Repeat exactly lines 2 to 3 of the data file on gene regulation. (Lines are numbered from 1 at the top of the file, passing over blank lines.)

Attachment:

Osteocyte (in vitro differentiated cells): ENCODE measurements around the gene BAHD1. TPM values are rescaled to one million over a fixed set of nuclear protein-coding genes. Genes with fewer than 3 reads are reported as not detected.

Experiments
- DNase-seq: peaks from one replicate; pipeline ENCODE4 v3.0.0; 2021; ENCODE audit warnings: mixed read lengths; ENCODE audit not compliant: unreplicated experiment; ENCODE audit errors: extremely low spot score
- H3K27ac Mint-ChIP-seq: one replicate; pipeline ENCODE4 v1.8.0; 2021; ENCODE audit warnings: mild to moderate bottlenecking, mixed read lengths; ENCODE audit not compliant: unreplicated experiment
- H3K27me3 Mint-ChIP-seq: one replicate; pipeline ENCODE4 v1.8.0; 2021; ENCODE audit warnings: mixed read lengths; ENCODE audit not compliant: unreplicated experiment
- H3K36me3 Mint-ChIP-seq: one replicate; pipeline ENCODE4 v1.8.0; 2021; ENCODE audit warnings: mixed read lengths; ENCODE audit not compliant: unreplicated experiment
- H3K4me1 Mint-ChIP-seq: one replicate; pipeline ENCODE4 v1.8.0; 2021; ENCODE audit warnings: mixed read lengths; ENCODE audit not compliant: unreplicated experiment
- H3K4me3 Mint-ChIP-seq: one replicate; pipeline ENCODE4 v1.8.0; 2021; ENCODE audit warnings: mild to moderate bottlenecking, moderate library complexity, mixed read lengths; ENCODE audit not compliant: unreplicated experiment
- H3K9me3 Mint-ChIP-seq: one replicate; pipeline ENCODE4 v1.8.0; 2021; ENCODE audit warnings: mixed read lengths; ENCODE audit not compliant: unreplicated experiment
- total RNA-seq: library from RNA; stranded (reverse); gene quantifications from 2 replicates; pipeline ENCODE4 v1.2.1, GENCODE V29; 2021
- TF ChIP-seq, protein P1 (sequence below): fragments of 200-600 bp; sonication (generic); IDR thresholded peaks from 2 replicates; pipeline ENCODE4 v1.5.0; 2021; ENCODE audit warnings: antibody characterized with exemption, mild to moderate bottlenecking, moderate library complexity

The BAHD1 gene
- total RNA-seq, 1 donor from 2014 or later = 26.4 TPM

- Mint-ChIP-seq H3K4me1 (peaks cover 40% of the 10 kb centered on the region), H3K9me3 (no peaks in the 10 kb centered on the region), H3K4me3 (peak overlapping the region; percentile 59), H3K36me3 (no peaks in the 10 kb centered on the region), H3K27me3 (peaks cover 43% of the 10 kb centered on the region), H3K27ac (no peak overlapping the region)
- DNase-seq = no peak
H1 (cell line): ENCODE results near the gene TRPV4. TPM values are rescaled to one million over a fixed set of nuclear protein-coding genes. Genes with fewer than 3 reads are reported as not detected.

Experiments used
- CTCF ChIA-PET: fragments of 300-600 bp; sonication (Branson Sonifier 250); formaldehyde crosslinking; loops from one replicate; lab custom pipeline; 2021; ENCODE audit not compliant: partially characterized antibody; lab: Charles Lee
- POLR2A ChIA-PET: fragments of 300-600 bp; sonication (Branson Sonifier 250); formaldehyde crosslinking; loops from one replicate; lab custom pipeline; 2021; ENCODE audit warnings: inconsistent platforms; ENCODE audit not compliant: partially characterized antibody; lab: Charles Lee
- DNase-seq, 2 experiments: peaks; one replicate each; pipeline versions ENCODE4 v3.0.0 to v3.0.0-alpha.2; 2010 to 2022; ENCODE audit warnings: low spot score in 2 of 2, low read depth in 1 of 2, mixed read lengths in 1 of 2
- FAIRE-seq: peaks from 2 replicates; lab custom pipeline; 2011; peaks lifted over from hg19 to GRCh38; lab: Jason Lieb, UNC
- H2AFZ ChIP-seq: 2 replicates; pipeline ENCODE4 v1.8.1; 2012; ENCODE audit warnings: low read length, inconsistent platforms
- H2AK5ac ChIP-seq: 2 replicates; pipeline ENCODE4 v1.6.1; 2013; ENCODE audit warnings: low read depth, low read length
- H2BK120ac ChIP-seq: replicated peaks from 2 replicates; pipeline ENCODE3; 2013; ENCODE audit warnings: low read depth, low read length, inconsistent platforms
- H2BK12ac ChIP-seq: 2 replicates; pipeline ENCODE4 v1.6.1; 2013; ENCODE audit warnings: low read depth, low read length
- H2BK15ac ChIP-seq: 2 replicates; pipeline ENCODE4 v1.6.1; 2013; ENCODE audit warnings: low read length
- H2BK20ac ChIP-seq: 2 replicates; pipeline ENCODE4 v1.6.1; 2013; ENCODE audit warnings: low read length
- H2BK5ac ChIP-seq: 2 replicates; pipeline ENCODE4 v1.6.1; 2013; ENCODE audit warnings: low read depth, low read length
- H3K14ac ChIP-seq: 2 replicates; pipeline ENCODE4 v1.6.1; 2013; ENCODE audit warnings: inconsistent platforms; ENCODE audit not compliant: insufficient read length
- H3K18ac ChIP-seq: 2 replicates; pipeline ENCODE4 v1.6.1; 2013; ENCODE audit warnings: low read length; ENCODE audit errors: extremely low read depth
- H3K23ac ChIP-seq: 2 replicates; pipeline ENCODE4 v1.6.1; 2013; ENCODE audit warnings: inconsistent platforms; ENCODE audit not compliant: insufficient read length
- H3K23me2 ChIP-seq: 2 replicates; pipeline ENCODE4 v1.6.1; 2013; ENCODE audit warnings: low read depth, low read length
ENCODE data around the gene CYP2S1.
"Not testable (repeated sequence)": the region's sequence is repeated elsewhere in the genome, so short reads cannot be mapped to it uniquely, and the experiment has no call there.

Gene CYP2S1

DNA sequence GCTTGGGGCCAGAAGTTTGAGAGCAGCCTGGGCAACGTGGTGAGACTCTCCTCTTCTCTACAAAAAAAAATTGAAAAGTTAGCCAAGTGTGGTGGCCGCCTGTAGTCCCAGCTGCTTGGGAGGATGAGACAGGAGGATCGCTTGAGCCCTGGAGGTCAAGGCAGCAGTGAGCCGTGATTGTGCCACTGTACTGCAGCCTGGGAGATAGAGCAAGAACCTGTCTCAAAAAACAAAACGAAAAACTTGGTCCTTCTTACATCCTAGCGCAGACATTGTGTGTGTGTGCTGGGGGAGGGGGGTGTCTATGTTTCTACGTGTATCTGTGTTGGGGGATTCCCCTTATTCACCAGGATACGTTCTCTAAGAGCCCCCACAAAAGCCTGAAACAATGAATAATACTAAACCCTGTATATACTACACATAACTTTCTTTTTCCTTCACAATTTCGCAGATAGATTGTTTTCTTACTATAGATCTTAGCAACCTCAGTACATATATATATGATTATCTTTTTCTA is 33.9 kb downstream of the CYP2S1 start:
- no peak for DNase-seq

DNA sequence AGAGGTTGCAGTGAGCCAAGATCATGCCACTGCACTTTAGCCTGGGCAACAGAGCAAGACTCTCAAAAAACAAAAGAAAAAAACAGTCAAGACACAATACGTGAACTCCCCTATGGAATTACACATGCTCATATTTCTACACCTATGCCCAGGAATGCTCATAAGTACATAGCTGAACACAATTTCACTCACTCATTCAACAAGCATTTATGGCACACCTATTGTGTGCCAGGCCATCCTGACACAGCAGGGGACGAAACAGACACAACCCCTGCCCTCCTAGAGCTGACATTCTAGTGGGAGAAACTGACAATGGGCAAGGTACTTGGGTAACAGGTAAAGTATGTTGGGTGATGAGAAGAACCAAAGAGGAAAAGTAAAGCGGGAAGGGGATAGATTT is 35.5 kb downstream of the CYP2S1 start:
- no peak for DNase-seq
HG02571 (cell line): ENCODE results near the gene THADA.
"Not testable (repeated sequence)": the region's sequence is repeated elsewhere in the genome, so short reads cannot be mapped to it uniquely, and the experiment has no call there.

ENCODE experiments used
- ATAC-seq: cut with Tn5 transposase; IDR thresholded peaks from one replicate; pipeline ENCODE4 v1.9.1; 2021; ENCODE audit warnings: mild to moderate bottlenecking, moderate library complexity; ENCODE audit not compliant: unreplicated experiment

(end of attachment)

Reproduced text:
Experiments
- DNase-seq: peaks from one replicate; pipeline ENCODE4 v3.0.0; 2021; ENCODE audit warnings: mixed read lengths; ENCODE audit not compliant: unreplicated experiment; ENCODE audit errors: extremely low spot score